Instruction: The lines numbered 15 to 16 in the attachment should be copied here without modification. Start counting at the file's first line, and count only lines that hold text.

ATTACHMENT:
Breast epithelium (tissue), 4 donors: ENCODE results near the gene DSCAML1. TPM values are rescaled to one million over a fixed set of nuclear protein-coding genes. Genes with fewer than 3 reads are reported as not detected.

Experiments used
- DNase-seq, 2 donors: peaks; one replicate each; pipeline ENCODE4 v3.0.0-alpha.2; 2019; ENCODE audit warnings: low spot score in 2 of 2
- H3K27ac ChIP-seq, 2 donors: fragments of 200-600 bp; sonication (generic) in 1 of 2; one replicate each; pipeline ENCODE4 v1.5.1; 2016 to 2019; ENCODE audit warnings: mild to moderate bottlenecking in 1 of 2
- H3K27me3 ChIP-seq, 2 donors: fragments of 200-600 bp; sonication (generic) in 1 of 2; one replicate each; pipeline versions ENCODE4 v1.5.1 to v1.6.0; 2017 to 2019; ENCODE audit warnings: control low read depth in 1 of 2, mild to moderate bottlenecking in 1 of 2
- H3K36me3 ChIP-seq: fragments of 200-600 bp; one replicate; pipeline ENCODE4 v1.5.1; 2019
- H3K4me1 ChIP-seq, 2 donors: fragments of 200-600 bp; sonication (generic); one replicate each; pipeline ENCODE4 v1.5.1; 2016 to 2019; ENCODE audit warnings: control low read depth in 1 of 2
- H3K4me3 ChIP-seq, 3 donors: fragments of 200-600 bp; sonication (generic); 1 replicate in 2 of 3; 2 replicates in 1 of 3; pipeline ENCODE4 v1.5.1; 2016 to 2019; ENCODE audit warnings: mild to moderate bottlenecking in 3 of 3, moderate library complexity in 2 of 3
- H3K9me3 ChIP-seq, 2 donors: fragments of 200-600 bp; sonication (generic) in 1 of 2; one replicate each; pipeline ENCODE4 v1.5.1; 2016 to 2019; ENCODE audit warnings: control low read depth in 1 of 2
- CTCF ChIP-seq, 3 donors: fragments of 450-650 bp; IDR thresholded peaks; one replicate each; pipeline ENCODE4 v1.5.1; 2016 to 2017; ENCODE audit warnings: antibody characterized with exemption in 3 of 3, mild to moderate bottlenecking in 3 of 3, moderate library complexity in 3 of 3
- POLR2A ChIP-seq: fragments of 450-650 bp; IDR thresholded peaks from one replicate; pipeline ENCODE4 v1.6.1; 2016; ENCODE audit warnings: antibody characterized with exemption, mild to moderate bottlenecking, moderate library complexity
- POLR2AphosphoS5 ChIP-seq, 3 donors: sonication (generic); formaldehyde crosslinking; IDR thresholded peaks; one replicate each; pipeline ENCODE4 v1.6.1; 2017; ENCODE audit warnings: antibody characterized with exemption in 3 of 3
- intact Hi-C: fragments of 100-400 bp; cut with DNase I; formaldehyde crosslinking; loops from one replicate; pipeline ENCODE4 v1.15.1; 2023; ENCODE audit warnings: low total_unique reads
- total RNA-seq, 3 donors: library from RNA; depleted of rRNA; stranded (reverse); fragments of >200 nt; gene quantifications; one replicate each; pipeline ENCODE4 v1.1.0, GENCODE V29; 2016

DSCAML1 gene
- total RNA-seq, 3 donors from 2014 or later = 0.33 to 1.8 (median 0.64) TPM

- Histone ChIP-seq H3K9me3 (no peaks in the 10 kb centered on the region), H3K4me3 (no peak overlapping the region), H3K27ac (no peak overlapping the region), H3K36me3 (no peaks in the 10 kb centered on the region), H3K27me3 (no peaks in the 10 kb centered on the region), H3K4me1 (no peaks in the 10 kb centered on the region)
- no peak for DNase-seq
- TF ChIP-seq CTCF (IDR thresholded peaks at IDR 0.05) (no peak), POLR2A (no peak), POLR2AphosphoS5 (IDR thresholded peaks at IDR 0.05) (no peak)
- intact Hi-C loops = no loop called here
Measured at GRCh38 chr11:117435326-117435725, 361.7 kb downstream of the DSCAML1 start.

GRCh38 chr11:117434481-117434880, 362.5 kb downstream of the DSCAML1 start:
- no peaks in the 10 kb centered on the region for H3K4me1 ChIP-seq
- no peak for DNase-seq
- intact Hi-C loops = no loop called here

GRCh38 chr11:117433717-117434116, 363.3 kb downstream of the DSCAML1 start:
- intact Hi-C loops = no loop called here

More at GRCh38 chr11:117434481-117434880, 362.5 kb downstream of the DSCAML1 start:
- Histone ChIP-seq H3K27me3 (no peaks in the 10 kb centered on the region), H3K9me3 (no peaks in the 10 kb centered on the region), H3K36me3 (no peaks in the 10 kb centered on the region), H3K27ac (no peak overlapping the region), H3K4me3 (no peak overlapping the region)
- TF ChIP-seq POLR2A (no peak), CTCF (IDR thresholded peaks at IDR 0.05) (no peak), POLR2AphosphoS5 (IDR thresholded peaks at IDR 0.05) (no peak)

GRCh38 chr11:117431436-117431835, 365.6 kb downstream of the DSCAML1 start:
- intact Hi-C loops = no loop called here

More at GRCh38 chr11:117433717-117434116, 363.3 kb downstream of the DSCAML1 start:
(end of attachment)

DSCAML1 gene
- total RNA-seq, 3 donors from 2014 or later = 0.33 to 1.8 (median 0.64) TPM